- Sun, J L, et al.
Sequence variants in toll-like receptor gene cluster (TLR6-TLR1-TLR10) and prostate cancer risk
Ingår i: Journal of the National Cancer Institute. - Wake Forest Univ, Sch Med, Ctr Human Genom, Winston Salem, NC 27157 USA. Umea Univ, Dept Radiat Sci & Oncol, Umea, Sweden. Karolinska Inst, Dept Med Epidemiol & Biostat, Stockholm, Sweden. Orebro Univ Hosp, Dept Urol & Clin Med, Orebro, Sweden. Univ Uppsala Hosp, Reg Oncol Ctr, Uppsala, Sweden. Johns Hopkins Sch Med, Dept Urol, Baltimore, MD USA. : OXFORD UNIV PRESS INC. - 0027-8874 .- 1460-2105. ; 97:7, s. 525-532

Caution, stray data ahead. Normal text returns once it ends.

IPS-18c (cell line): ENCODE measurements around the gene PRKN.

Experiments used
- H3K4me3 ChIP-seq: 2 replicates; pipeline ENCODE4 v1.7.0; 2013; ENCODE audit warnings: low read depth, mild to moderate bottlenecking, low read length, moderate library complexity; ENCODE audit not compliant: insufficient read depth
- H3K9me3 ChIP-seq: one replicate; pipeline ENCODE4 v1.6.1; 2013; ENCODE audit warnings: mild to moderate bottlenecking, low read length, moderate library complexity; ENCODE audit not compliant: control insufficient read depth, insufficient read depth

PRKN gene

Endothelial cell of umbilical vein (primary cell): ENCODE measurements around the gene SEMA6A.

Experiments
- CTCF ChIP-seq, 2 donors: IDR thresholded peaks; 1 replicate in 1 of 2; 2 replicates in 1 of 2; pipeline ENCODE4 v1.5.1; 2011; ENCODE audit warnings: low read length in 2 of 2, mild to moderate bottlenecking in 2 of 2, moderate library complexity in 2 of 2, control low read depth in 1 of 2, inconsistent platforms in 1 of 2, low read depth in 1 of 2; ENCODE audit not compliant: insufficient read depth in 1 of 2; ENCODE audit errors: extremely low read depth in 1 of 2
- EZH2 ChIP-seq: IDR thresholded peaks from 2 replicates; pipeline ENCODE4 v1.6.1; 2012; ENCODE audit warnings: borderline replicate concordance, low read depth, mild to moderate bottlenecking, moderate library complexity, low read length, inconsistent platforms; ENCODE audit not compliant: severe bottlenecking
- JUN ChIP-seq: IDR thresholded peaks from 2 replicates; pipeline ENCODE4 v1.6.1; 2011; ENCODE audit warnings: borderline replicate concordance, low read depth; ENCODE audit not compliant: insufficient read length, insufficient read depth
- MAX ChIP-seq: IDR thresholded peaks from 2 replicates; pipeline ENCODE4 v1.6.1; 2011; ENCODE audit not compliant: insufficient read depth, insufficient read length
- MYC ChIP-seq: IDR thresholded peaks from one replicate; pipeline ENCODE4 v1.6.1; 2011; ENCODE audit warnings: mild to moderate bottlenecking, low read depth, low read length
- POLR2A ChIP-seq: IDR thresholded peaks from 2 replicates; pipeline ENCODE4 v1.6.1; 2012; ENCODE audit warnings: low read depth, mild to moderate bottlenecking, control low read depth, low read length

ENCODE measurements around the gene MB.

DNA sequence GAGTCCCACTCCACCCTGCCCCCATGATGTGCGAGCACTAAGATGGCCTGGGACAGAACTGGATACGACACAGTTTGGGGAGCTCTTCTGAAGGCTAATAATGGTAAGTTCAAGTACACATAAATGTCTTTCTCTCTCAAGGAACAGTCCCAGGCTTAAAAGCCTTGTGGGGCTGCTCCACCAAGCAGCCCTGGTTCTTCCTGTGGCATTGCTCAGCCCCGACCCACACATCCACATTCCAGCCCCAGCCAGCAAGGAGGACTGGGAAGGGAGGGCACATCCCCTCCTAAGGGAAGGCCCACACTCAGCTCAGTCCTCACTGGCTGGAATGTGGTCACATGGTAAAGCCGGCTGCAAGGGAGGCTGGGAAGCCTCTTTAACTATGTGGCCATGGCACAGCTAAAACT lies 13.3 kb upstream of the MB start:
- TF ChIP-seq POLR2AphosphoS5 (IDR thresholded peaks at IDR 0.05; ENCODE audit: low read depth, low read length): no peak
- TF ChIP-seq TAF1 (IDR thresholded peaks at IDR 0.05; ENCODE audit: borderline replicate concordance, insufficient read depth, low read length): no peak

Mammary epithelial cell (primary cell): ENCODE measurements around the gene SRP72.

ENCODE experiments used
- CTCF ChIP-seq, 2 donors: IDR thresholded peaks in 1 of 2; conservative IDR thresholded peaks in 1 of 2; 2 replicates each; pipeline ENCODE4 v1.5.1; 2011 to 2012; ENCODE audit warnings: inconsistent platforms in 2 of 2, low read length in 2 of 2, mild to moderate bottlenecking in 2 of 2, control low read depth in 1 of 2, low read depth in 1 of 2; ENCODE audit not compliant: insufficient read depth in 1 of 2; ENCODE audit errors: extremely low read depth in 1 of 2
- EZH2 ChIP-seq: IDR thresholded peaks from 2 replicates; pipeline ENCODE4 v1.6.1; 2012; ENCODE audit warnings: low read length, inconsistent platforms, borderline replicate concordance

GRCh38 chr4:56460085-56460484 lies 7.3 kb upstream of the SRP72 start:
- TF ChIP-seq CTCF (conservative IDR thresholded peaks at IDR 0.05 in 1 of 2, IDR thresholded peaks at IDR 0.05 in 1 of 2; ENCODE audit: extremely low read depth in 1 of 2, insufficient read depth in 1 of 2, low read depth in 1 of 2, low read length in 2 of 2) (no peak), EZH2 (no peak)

- Background: Chronic inflammation plays an important role in several human cancers and may be involved in the etiology of prostate cancer. Toll-like receptors (TLRs) are important in the innate immune response to pathogens and in cross-talk between innate immunity and adaptive immunity. Our previous finding of an association of TLR4 gene sequence variants and prostate cancer risk provides evidence for a role of TLRs in prostate cancer. In this study, we investigated whether sequence variants in the TLR6-TLR1-TLR10 gene cluster, residing within a 54-kb region on 4p14, were associated with prostate cancer risk. Methods: We selected 32 single-nucleotide polymorphisms (SNPs) covering these three genes and genotyped these SNPs in 96 control subjects from the Cancer Prostate in Sweden (CAPS) population-based prostate cancer case-control study. Five distinct haplotype blocks were inferred at this region, and we identified 17 haplotype-tagging SNPs (htSNPs) that could uniquely describe < 95% of the haplotypes. These 17 htSNPs were then genotyped in the entire CAPS study population (1383 case subjects and 780 control subjects). Odds ratios of prostate cancer for the carriers of a variant allele versus those with the wild-type allele were estimated using unconditional logistic regression. Results: The allele frequencies of 11 of the 17 SNPs were statistically significantly different between case and control subjects (P = .04-.001), with odds ratios for variant allele carriers (homozygous or heterozygous) compared with wild-type allele carriers ranging from 1.20 (95% confidence interval [CI] = 1.00 to 1.43) to 1.38 (95% CI = 1.12 to 1.70). Phylogenetic tree analyses of common haplotypes identified a clade of two evolutionarily related haplotypes that are statistically significantly associated with prostate cancer risk. These two haplotypes contain all the risk alleles of these 11 associated SNPs. Conclusion: The observed multiple associated SNPs at the TLR6-TLR1-TLR10 gene cluster were dependent and suggest the presence of a founder prostate cancer risk variant on this haplotype background. The TLR6-TLR1-TLR10 gene cluster may play a role in prostate cancer risk, although further functional studies are needed to pinpoint the disease-associated variants in this gene cluster.